I have a very odd personality. Many people have told me I’m very “right brain left brain.” I have a keen business sense, like organization, live by deadline, and require major structure. But, I am also wildly creative, have bizarre sleep patterns, believe in going with the flow, and often feel lost because I’m torn in so many creative directions. It’s like two people in one body.
My rigid routines allow me to be creative. I’ve come to realize that without a deadline, or without a very structured class plan, I could never succeed happily, because I couldn’t be as creative as I’d like. What I’m trying to say is that the structure I’ve created is what gives me the freedom to explore and be creative. I need an outline so that I can check in with myself. Otherwise, my creativity would flow in every direction and I’d never finish a single thing.
Because of my need to be creative, I have to have variety. I get bored if I am working on just the same thing all of the time. When I’m working out, a week of the same work out is enough for me. Then I’m bored and I need change. Ask anyone who has ever been one of my students. We have structures in place, but within the structure we are always changing, from the set up of the room to when and how we’re learning. It’s necessary to have routines, but you have to switch it up! The kids will tell you they’re bored. I’m the same way.
And so it goes with my writing, I utilize variety. I’ve been more successful in completing manuscripts this year than ever before. The reason is because I’ve created a structure. I write for specified blocks of time on specified days. I don’t sway from them. To date, I’ve worked on my upper middle grade fantasy manuscript during the blocks. I have weekly word count targets and a plotted story with room for variance. I go back and modify it as needed. But, on the story level, it always surprises me. The characters tell me what will happen next. Somehow they always get to point B. I think it’s because I’ve found the right balance. When it is time to revise, some of the targets may change, and that’s okay. Quite frankly, I think I might even get rid of the main character before the revisions are finished, and rewrite from a different perspective. But I need to finish her story first.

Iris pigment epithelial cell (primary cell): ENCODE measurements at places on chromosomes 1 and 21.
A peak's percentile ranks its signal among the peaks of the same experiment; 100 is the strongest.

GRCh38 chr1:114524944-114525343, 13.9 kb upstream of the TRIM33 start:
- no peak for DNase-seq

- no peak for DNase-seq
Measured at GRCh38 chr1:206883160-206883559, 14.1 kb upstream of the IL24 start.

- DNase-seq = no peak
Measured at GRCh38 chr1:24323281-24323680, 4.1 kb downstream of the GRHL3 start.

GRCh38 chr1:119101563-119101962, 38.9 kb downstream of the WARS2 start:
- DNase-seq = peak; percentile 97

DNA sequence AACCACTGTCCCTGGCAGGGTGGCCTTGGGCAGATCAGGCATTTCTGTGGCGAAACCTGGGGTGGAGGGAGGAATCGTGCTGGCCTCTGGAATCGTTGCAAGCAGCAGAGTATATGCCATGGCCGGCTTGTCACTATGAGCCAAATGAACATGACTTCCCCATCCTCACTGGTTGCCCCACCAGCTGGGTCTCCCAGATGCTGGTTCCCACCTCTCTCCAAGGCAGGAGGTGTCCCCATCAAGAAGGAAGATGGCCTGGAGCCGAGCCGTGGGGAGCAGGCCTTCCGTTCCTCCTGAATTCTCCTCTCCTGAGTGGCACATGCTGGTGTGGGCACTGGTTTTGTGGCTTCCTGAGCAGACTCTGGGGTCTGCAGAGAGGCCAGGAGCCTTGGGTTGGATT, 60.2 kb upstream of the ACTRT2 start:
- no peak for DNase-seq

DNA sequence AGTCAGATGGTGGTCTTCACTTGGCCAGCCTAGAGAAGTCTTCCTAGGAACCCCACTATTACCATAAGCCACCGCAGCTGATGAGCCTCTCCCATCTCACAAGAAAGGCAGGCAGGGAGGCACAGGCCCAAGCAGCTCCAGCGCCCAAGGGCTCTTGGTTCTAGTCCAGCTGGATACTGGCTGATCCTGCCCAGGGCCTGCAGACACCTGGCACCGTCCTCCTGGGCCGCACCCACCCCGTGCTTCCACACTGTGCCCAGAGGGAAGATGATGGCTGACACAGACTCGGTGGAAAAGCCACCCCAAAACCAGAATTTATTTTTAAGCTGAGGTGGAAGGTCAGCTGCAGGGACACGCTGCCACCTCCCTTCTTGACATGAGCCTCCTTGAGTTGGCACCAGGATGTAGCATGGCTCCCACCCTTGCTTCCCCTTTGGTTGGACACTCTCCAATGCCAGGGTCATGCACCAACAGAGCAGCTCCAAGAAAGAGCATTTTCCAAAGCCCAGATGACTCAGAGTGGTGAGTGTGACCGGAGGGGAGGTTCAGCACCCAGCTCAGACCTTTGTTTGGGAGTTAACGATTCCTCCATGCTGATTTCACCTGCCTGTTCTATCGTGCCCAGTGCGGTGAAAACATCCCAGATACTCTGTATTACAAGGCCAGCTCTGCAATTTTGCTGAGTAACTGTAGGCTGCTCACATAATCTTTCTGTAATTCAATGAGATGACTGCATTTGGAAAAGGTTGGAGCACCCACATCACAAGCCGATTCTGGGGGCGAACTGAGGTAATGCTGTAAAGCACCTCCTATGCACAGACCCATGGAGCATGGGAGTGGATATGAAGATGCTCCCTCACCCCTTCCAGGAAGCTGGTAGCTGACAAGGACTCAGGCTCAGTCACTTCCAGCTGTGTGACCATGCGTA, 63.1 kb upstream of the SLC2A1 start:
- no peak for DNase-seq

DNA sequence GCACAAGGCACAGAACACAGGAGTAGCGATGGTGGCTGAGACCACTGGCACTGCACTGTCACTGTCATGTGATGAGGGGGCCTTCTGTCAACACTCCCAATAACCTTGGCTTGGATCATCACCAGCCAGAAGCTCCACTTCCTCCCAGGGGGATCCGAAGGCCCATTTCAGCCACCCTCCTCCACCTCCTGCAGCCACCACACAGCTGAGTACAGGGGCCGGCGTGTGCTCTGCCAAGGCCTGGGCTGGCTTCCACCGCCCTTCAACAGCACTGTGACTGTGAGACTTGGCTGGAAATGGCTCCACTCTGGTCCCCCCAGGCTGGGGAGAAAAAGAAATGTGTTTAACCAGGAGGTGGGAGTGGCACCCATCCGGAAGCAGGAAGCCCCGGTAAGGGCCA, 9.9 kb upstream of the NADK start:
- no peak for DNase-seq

I also need variety in what I write. I was so focused on writing picture books that I forgot that I wanted to write middle grade. I’ve finally pulled out my PiBoIdMo (Picture Book Idea Month) files from the last two years and started plucking away at them. I’m motivated now. I’ve rewritten an old story, and realized that another story could actually be a sequel. That’s one more PiBoIdMo idea that’s been written now. From that, I had a whole other idea come to light, featuring the same character.
I could never have completed this much writing in a month without a structure in place. The picture book work has been done outside of my dedicated writing blocks. The manuscript for my MG novel will be completed in only four more weeks. Then, I am ready for the next thing: another MG novel, but a whole new approach. I am able to explore, so why not?
The point of this whole post is really just: allow yourself the time and room to be creative. Have variety. But if you’re like me, and are unhappy that you don’t create as much as you wish you did, try setting up some restraints, some outlines, some structures so that you can grow within it. My weekly blocks are only one hour in length and last for two days. That’s manageable for anyone. My weekend block is a minimum of 2 hours. But, I often write for at least 1-2 extra hours now, and have given more time to research and networking, because I feel ownership of my creativity.